Despite steps taken to counteract problematic material YouTube is still a hotbed of hoaxes and fake news — a problem that's become so prevalent the site recently announced it is changing its AI in a bid to improve matters. But now the scope of the p…
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Researchers create flexible battery that can run on salt water

When it comes to making batteries for wearables or implantable medical devices, there are a few features that have to be incorporated. The batteries need to be flexible and remain functional while being bent or twisted, and ideally, they'll be absent…
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Researchers find a more effective way to test self-driving cars

It's tricky to test self-driving cars. Even if you have hundreds of thousands of miles under your belt, it's still difficult to account for every possible real-world peril. Researchers think they can fast-track that experience, however. They've devel…
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Researchers develop a drone that swoops and lands like a bird

Watch out, birds. The drones are coming for your jobs. Researchers at BMT Defence Services (BMT) and the University of Bristol in Britain have built a fixed-wing UAV that can land as well as its avian counterparts, reports Popular Mechanics. Although…
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Tough as scales: Researchers create protective material inspired by fish skin

In a bid to build flexible and durable protective wear, researchers from McGill University turned to nature for inspiration and frequented a fish market to find test subjects.

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Wearables–Digital Trends

U.K. researchers tie the world’s tightest knot — half a nanometer wide

Researchers at the U.K.’s University of Manchester have tied the tightest and smallest knot in the known universe. Made up of just 24 atoms, the nanoscale knot could help lead to breakthroughs in materials.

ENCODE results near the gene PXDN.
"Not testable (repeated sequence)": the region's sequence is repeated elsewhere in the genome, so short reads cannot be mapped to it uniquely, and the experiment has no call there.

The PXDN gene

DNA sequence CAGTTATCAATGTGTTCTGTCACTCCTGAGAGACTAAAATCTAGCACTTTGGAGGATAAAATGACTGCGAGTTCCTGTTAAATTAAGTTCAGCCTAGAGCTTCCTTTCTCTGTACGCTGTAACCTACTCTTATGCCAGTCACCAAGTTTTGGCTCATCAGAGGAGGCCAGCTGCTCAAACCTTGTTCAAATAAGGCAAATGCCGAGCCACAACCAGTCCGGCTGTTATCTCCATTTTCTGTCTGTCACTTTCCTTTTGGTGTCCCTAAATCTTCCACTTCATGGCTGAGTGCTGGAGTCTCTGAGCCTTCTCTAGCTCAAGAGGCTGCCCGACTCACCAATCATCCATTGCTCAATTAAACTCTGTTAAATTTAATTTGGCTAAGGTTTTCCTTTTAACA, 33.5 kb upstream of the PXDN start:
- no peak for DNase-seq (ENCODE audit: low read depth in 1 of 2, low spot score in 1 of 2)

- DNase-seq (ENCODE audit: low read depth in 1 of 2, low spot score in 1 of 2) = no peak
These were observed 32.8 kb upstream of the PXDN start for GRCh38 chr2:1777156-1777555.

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Cool Tech–Digital Trends

Machine learning is helping researchers decipher bat speech

Egyptian fruit bats are widespread throughout Africa and often roost together in colonies of 1,000 or more individuals. With that many neighbors packed together, it's no wonder they're such a noisy bunch. And thanks to some exciting machine learning…
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Researchers successfully make an OLED screen out of fabric

We are still far from having truly wearable displays, but thanks to Korean researchers, that future isn’t as far off as we thought. They have created the first OLEDs that are truly wearable.

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Wearables–Digital Trends

Small furry mammals inspired researchers to create groundbreaking wetsuit material

Could your next wetsuit be fashioned after the fur of hairy, semiaquatic mammals like beavers and sea otters? Quite possibly yes, if these researchers have anything to say about it. Here’s why their work is exciting.

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Wearables–Digital Trends

Researchers develop ‘liquid wire’ that acts like spider silk

The properties of spider silk that make it so intriguing are also what makes it so difficult to recreate in a lab, but a team of researchers now believes they have cracked one puzzle about spider silk: how does it remain taut when even when stretched…